Here’s the roadmap you need to create for your startup — and why it’s important

Yesterday I talked about the importance of setting goals in relation to my angel investing. Today I want to talk about the importance of a roadmap for your startup.

Now, I’m not talking about a product roadmap, I’m talking about a startup roadmap that details all aspects of the business.

Goals are big, audacious, and when done right, singular. By comparison, a roadmap is how you plan on reaching that goal, including the milestones along the way.

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For Inside.com my big, audacious goal was “to build the world’s greatest news product.”

In order to do that I had a number of steps on the roadmap, including:

  1. Define a new content unit — the update.
  2. Hit 24-hour news coverage for one full year.
  3. Delight 1,000 people per day.
  4. Create a world-class App that was so good Apple featured it.
  5. Delight 10,000 people per day.
  6. Create vertical Apps around passionate topics.
  7. Find partners for those vertical Apps.
  8. TKTKT TKTKTK TKTKTK TKTKKT TKTKTK TTKTKKT.
  9. Delight 25,000 people per day.
  10. Raised TKTKTK in funding.
  11. Delight 250,000 people per day.
  12. TKTKT TKTKTK TKTKTK TKTKKT TKTKTK TTKTKKT.
  13. Delight 1M people per day.
  14. TKTKT TKTKTK TKTKTK TKTKKT TKTKTK TTKTKKT.
  15. Delight 10M people per day.
  16. Raise TKTKTKT in funding.
  17. Hit TKTKTK in revenue.
  18. TKTKT TKTKTK TKTKTK TKTKKT TKTKTK TTKTKKT.
  19. Delight 50M people per day.
  20. Hit TKTKTK in revenue.
  21. TKTKT TKTKTK TKTKTK TKTKKT TKTKTK TTKTKKT.
  22. Delight 100M people per day.
  23. Hit TKTKTK in revenue.
  24. TKTKT TKTKTK TKTKTK TKTKKT TKTKTK TTKTKKT.
  25. Goal achieved: The world’s greatest news product hit scale & sustainability.

In this document I’ve replaced my specific strategies with TK (“to come,” for those of you not in editorial circles). Don’t want to show all my cards!

My roadmap includes some goals around usage, but also product features (6), design (4) and business (7).

These items should take seven years to accomplish, which is about 3-4 months on average. Of course, some of these are rolling and all are done in parallel. For example, we hit 24 hours of continuous news coverage in exactly 12 months, were featured by Apple in month 13, hit 10,000 people per day in under one year, and our vertical Apps will drop at month 15. In other words, things will drop in clusters, not sequentially (and that’s OK).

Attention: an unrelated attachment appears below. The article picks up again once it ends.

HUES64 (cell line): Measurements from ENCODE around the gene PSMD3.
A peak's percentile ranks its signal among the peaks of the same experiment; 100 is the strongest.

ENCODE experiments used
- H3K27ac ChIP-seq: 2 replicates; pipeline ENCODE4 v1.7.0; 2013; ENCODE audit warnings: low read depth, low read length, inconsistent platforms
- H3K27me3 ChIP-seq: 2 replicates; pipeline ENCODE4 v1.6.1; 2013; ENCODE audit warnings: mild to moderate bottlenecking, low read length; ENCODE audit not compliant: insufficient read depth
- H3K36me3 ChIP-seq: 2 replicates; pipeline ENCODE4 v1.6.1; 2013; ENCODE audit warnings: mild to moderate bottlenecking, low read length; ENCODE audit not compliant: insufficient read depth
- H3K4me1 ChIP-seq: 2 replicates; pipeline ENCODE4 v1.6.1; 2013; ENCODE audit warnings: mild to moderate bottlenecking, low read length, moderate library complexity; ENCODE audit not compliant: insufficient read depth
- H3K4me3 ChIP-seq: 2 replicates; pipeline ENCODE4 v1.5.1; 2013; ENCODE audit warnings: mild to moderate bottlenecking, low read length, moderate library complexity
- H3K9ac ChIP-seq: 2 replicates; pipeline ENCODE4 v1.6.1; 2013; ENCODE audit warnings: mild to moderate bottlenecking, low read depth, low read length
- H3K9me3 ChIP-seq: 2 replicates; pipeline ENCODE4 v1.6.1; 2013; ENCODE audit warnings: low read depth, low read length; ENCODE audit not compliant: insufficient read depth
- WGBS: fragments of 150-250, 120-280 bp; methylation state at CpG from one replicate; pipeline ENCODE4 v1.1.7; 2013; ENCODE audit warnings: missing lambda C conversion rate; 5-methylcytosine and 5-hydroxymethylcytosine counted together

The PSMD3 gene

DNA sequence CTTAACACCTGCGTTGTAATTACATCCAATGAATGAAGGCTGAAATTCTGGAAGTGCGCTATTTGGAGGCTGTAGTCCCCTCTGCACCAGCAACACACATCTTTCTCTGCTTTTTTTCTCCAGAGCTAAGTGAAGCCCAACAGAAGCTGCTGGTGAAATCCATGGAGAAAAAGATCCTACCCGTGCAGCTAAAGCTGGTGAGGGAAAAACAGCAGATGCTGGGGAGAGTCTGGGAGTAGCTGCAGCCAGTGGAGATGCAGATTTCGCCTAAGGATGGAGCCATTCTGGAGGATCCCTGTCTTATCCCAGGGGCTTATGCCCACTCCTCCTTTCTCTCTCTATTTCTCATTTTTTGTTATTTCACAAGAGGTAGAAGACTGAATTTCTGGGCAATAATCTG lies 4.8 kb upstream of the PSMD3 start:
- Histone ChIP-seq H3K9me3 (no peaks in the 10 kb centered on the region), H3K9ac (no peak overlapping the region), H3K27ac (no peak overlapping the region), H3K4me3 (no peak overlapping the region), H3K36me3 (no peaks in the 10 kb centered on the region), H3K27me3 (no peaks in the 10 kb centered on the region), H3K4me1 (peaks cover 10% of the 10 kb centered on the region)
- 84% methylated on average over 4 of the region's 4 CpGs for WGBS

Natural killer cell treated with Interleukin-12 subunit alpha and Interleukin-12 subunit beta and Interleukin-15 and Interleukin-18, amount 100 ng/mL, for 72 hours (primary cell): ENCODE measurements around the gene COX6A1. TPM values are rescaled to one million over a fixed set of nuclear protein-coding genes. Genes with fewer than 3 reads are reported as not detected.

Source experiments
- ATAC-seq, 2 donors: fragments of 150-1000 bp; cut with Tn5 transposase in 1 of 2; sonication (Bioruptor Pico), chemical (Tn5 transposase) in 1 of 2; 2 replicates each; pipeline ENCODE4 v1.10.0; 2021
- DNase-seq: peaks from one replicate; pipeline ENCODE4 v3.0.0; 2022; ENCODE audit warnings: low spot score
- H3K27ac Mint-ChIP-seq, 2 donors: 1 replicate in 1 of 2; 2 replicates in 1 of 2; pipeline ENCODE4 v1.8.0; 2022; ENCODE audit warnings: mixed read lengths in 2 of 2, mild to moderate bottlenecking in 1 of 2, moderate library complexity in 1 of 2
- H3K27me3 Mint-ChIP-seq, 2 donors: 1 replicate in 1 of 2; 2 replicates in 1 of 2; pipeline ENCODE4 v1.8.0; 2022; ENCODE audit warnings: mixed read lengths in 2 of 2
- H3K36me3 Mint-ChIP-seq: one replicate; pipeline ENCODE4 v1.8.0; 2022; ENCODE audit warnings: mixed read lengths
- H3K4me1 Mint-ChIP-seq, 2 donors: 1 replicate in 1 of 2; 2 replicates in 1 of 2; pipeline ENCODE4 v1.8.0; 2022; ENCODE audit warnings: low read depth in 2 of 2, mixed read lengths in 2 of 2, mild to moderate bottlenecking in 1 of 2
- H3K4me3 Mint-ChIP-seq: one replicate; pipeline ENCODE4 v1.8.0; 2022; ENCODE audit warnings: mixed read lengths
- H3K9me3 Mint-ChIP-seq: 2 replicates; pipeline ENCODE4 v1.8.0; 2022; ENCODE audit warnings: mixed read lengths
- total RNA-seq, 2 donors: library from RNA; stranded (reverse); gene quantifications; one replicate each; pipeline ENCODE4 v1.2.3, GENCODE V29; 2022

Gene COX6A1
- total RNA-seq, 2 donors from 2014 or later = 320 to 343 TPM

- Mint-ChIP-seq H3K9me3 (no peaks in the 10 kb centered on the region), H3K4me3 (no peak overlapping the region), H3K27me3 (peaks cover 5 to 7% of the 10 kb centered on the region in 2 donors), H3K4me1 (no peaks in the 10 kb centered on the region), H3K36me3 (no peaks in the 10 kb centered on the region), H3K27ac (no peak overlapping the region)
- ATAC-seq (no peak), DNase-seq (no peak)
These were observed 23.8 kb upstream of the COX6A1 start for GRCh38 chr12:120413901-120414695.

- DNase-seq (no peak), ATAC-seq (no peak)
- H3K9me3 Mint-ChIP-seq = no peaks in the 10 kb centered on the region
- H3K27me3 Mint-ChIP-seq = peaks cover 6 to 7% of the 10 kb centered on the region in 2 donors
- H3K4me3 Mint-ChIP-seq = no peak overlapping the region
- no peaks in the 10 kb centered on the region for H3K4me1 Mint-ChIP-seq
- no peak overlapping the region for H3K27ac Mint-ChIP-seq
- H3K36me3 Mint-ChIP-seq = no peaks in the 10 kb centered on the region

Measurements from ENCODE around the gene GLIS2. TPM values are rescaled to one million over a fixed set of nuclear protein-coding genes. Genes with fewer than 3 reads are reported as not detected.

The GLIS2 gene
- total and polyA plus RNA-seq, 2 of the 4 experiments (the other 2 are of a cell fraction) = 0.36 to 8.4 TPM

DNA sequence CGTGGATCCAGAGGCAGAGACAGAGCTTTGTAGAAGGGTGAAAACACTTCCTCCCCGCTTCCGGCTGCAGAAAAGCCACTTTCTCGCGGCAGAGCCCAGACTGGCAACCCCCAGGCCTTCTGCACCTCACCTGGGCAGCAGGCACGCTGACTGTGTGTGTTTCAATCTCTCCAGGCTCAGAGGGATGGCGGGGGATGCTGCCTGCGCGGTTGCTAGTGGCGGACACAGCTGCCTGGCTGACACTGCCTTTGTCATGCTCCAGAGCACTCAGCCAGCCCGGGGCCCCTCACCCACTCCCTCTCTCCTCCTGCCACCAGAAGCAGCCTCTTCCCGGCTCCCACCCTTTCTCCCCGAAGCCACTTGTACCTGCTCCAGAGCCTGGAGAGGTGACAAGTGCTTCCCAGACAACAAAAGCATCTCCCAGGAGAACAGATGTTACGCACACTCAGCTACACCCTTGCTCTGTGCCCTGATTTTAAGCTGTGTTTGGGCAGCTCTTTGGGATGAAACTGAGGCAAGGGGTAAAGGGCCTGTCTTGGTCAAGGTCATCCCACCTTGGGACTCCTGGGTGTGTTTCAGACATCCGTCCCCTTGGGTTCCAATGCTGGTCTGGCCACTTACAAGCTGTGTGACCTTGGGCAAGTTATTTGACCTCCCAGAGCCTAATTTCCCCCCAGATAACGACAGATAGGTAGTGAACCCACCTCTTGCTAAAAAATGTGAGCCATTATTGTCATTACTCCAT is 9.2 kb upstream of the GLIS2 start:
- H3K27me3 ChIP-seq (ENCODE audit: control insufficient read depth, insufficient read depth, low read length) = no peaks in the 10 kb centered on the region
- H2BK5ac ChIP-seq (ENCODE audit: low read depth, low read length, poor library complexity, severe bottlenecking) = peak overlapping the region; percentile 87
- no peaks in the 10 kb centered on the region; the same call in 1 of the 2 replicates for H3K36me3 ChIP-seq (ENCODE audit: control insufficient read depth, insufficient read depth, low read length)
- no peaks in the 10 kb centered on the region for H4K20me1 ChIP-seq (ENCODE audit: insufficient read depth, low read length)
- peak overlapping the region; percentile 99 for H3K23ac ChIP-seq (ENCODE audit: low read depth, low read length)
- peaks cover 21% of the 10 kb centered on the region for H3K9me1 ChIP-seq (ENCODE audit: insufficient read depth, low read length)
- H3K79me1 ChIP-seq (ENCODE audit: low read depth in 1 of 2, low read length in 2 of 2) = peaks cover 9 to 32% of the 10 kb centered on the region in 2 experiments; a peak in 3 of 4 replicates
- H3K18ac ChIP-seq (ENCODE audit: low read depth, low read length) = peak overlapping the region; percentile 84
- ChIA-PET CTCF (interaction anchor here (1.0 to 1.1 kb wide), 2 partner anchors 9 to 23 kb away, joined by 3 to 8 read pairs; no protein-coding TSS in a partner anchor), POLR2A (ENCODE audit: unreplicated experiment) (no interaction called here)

Take your startup and fill in this template:

  1. Create MVP.
  2. Raise $250,000 in angel funding.
  3. Delight 1,000 people per day.
  4. Create 1.0.
  5. Raise Seed / $1M in funding
  6. Delight 10,000 people per day.
  7. Delight 25,000 people per day.
  8. Delight 250,000 people per day.
  9. Raise A Round / $3M in funding.
  10. Release 2.0 of product.
  11. Delight 1M people per day.
  12. Delight 10M people per day.
  13. Hit TK in revenue.
  14. Raise B Round / $10m in funding.
  15. TK
  16. TK
  17. TK
  18. TK
  19. TK
  20. TK
  21. TK
  22. TK
  23. TK
  24. TK
  25. Your goal is achieved: [ fill in your goal here ]

Milestones will differ if you’re consumer (lots of users!) vs. enterprise (monthly recurring revenue), but the core concept is the same: have a roadmap.

For bonus points give this template to the five people on your team and have them spend 20 minutes building their version. Have all the versions printed out and share them over a meal.

This is a simple thought exercise, not something that is written in stone. It’s fine for you to rip up the entire roadmap if you find a massive fountain of oil along the way. For example, if vertical Apps become huge for Inside.com, well, we might stop and stake our claim there (leaving out some other items on the roadmap).

How do you plan things out? Do you even bother?